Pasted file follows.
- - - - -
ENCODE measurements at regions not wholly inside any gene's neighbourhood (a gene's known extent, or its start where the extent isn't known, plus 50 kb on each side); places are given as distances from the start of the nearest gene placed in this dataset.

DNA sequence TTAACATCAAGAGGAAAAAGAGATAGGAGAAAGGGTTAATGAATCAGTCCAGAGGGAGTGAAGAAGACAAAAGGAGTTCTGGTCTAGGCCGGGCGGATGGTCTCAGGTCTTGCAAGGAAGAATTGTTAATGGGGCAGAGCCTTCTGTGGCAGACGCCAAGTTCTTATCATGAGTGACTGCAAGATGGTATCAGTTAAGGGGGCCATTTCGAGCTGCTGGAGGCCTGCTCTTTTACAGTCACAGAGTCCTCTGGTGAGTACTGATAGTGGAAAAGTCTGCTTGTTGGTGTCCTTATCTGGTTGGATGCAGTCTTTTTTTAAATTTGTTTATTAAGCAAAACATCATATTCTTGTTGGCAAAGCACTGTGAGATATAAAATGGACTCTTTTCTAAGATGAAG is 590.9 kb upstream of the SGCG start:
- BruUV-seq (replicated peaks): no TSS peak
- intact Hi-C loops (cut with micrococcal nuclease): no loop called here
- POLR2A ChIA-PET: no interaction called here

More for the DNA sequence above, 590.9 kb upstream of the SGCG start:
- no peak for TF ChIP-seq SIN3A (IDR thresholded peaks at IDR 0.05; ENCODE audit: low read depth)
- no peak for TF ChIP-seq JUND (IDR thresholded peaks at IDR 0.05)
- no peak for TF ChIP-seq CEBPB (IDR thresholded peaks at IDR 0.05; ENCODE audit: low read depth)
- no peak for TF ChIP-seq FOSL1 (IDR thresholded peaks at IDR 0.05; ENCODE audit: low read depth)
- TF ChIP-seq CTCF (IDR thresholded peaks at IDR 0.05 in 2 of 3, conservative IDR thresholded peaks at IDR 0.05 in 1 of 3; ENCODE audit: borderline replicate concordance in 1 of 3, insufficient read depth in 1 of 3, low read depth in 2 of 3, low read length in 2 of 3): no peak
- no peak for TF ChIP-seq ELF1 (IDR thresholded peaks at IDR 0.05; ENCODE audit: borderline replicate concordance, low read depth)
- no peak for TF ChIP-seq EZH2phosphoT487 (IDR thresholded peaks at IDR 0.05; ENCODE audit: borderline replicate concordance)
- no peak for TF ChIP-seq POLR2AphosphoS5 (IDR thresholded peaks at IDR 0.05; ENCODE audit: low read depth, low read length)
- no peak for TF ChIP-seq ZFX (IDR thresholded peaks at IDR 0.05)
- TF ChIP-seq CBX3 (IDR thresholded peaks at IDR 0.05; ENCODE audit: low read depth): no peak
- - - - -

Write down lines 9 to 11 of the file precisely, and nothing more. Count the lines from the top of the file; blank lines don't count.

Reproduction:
- no peak for TF ChIP-seq CEBPB (IDR thresholded peaks at IDR 0.05; ENCODE audit: low read depth)
- no peak for TF ChIP-seq FOSL1 (IDR thresholded peaks at IDR 0.05; ENCODE audit: low read depth)
- TF ChIP-seq CTCF (IDR thresholded peaks at IDR 0.05 in 2 of 3, conservative IDR thresholded peaks at IDR 0.05 in 1 of 3; ENCODE audit: borderline replicate concordance in 1 of 3, insufficient read depth in 1 of 3, low read depth in 2 of 3, low read length in 2 of 3): no peak